The Big Short review: All-star cast put the fun in finance
Director Adam McKay draws inspiration from Michael Lewis' non-fiction account of the housing and credit bubble to dramatise the incredible true story of the men who made a killing by wagering against the US economy.
"While the whole world was having a big ol' party, a few outsiders and weirdos saw what no one else could," explains sharp-suited narrator, Jared Vennett (Ryan Gosling), a bond salesman at Deutsche Bank with a keen nose for profits.
He is our wise-cracking guide to this high-pressure world of bulls, bears and multi-million dollar trades.
However, Jared is not the first person to spot impending doom. That honour goes to quixotic hedge fund manager Michael Burry (Christian Bale).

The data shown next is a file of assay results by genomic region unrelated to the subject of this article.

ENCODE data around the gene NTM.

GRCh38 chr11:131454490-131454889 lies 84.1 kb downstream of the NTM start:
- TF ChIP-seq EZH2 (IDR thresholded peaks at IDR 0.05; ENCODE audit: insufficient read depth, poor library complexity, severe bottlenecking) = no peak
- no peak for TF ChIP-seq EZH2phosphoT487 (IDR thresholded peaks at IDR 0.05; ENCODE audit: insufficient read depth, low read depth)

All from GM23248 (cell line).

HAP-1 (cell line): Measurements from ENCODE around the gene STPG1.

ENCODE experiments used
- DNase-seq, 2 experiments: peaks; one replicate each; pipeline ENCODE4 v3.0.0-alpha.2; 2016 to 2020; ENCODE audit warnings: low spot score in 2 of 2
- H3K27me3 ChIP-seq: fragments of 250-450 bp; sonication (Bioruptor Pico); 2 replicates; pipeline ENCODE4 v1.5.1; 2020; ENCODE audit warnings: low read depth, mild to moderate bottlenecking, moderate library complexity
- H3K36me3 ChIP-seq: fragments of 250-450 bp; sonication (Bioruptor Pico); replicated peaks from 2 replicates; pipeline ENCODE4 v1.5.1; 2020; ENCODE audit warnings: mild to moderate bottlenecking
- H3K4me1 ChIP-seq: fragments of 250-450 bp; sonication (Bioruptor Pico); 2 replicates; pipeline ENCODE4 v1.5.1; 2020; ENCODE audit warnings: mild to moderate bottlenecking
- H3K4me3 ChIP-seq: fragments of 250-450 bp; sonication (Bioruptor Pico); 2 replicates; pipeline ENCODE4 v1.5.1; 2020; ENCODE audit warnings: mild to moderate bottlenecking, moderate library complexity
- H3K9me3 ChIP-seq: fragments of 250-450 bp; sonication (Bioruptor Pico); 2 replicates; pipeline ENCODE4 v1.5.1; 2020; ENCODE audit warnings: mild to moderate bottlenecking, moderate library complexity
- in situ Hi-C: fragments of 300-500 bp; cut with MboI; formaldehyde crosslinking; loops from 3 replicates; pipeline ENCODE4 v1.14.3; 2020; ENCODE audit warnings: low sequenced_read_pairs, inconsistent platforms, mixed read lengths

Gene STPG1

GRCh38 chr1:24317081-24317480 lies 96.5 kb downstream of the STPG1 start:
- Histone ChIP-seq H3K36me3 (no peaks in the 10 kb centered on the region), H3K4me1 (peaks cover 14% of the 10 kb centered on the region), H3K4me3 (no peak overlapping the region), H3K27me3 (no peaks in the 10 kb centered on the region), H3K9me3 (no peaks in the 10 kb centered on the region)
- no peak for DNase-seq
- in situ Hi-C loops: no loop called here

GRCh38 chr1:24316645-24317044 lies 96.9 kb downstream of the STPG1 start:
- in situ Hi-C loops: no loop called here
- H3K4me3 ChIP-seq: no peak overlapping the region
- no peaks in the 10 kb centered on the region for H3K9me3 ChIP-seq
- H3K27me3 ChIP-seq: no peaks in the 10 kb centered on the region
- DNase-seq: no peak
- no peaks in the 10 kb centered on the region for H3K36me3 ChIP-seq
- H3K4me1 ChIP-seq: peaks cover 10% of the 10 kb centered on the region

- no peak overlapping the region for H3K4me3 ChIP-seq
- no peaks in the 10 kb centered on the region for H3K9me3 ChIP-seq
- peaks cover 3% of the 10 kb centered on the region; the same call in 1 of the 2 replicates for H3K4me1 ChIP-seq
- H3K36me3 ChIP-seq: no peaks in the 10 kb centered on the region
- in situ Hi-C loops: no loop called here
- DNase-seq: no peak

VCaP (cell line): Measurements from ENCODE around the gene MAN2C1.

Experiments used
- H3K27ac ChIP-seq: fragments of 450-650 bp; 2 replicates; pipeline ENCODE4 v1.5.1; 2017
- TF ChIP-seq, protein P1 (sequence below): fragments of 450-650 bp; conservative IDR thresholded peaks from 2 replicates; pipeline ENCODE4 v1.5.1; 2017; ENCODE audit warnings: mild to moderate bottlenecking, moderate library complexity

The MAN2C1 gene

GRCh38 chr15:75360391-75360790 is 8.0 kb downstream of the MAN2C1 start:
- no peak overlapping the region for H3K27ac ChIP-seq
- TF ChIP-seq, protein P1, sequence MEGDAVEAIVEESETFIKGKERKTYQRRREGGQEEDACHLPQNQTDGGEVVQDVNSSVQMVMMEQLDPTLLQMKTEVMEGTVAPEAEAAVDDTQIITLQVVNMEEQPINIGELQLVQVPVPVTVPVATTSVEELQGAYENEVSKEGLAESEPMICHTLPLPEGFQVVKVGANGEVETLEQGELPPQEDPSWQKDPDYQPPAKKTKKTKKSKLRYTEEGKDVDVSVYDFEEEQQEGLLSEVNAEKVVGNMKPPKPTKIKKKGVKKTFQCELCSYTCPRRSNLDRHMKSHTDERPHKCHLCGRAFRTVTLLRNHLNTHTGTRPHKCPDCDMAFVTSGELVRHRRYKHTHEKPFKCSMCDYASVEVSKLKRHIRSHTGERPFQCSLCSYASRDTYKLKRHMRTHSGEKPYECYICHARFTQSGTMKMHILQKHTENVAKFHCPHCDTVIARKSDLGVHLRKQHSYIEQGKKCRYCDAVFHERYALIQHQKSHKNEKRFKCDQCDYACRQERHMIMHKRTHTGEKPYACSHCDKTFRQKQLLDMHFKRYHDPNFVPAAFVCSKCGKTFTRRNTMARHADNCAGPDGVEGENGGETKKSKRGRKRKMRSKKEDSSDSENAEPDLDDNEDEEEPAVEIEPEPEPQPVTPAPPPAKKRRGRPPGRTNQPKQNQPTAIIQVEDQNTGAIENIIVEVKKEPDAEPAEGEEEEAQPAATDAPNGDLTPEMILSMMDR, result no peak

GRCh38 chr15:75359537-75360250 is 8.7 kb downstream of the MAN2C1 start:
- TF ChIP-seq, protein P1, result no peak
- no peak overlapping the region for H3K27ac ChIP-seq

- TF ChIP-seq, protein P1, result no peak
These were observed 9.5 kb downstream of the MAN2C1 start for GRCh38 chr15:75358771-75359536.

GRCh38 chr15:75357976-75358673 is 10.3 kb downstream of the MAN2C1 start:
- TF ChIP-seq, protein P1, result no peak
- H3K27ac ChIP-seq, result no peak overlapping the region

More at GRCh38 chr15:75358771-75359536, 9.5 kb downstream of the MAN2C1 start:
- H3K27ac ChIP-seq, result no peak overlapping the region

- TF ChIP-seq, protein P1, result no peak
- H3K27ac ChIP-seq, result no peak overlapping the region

"It's a time bomb... and I want to short it," Burry informs his incredulous boss (Tracy Letts) and bets against the housing market.
Jared gets wind of the deal and follows suit, drawing in deeply cynical hedge fund manager Mark Baum (Steve Carell) and his team: Danny Moses (Rafe Spall), Porter Collins (Hamish Linklater) and Vinnie Daniel (Jeremy Strong).
Inexperienced investors Charlie Geller (John Magaro) and Jamie Shipley (Finn Wittrock) use personal ties to retired banker Ben Rickert (Brad Pitt) to orchestrate their own high-risk bets as financial authorities ignore warning signs and Lehman Brothers prepares to fall.
The Big Short is a blisteringly funny and provocative portrait of irresponsibility, fraud and gaudy excess, brought vividly to life by a superb ensemble cast.
- In cinemas from today